A three decade struggle to do away with Columbus Day in Colorado reaches an end Monday, when the state celebrates its first ever Frances Xavier Cabrini Day. In March, Governor Jared Polis signed a bill to replace Columbus Day with one to recognize the humanitarian contributions of Cabrini.
The new holiday is celebrated on the first Monday of October, the month in 1909 that Cabrini became a naturalized US citizen.
For Adams County representative Adrienne Benavidez, a Democrat and one of the bill’s prime sponsors, the bill signing was a victory.
“Columbus is not the type of person we should venerate in this state because of the atrocities that he directly committed or committed under his watch,” Benavidez said. “And so we have been working a long time to repeal Columbus Day.”
Lawmakers in Colorado’s General Assembly have introduced 6 bills to repeal or replace Columbus Day as a state holiday since 2016, with four of them sponsored by Benavidez. However, arguments for removing the holiday are much older. The American Indian Movement of Colorado has been campaigning since 1989 to remove Columbus Day, arguing the holiday celebrated the famous explorer as a hero while ignoring Columbus’ extermination of indiginous populations and cultures, as well as his participation in the slave trade.
Several states across the US have stopped celebrating Columbus Day and some have replaced it with Indiginous Peoples’ Day, honoring the resilience of native peoples in the face of centuries of oppression. The cities of Denver and Boulder also recognize Indiginous People’s Day. However, according to Benavidez, the support wasn’t there to make such a shift statewide.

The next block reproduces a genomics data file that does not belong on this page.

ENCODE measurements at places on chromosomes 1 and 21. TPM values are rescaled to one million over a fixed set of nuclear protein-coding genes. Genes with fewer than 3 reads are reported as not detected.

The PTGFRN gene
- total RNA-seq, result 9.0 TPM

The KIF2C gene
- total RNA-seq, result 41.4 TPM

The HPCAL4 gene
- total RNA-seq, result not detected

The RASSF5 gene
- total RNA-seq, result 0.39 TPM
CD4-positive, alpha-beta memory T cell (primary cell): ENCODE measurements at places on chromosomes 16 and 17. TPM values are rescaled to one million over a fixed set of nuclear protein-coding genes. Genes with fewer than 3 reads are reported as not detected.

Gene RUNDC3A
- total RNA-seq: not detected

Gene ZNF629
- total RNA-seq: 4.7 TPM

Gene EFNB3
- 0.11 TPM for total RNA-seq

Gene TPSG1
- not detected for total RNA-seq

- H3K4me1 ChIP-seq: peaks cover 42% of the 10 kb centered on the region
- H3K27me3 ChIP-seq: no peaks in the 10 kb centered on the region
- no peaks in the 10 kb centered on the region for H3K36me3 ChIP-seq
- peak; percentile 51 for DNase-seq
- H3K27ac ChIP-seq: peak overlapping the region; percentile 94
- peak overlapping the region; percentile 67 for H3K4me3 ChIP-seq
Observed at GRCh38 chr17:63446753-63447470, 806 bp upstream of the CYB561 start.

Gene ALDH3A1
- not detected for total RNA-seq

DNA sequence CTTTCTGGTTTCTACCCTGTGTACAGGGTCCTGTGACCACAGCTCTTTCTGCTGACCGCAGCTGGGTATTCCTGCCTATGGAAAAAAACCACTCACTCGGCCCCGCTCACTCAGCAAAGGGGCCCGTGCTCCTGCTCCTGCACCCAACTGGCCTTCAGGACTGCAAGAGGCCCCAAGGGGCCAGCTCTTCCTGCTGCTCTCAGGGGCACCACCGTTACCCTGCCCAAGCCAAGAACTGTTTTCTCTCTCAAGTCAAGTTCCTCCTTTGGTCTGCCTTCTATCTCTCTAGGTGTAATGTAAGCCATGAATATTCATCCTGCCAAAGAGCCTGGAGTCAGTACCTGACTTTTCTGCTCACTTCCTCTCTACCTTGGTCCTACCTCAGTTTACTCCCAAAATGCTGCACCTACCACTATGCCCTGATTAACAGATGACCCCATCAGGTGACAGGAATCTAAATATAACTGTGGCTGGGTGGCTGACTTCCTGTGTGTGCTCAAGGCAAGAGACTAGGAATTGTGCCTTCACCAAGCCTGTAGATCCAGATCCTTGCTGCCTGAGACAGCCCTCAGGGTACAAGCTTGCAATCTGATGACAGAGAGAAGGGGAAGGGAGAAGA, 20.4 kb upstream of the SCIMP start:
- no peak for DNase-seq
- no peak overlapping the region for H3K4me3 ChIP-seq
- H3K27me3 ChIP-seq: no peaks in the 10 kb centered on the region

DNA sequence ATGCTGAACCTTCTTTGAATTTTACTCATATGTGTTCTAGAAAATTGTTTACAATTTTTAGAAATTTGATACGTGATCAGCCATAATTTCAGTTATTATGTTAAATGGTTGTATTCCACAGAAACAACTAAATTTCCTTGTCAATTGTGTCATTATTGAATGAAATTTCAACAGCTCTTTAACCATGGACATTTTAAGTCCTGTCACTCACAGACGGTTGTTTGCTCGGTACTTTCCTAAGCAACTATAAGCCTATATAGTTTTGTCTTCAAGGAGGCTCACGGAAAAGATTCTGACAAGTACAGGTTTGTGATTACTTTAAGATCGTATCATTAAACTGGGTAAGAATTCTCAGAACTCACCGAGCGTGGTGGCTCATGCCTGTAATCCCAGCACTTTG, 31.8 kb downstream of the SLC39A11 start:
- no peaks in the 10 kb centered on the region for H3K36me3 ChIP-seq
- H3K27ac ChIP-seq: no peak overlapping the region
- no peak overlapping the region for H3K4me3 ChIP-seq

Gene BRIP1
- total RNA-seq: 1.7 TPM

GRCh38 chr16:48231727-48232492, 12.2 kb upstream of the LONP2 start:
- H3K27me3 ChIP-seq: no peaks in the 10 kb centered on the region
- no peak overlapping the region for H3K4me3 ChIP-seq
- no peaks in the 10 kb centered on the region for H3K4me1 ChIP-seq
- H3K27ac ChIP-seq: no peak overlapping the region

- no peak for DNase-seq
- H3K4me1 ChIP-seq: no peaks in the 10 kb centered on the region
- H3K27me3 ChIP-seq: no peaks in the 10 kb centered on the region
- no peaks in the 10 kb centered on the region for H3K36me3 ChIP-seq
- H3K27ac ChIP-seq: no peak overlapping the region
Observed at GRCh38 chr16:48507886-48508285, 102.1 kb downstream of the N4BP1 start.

“That was one of the alternatives we had tried and that did not go well, it didn't pass. It actually got the least votes of any of the various things we tried,” she said.
For Benavidez, getting rid of Columbus Day was her main focus, but she said it was hard to get people on the same page about how to do it. In earlier bills, she tried to replace Columbus Day with Colorado Day in August or Election Day in November. But some people opposed moving the holiday to a different month. Indiginous and minority communities were unhappy with the holiday remaining on the second Monday in October, out of concern it might still be informally celebrated as Columbus Day. What the problem required was compromise, and the organization Coloradans for Cabrini Day, headed by Alisa DiGiacomo and Steve O’Dorisio, took on the challenge.
“30 years of conflict about Columbus Day was something that was pitting people, very good people, against each other,” O’Dorisio said. “We were able to find a compromise that people felt was good enough to get behind.”
Frances Xavier Cabrini, an Italian-American immigrant, arrived in Colorado in 1902. She founded the Mount Carmel convent and grade school before also opening the Queen of Heaven Orphanage in Denver. Cabrini cared for children of all ethnicities, and was especially devoted to the plights of immigrants in her community. Over her life she would found 67 institutions throughout North, South, and Central America as well as in Europe. She’s also the founder of the Sisters of the Sacred Heart.
Cabrini became the first American citizen to be made a saint in 1946 by the Catholic Church and Colorado’s decision to honor her this year makes her the first woman to be recognized with a paid state holiday in the US. (Susan B. Anthony and Rosa Parks have both received local observances, but so far neither has a paid holiday in their honor).
“To me, it really is about those key principles of kindness, compassion and community,” says DiGiacomo. “we can all find individuals that we can recognize for their humanitarian efforts of helping the poor, helping kids and orphans and helping immigrants. That's what I think the Cabrini day bill was able to create.”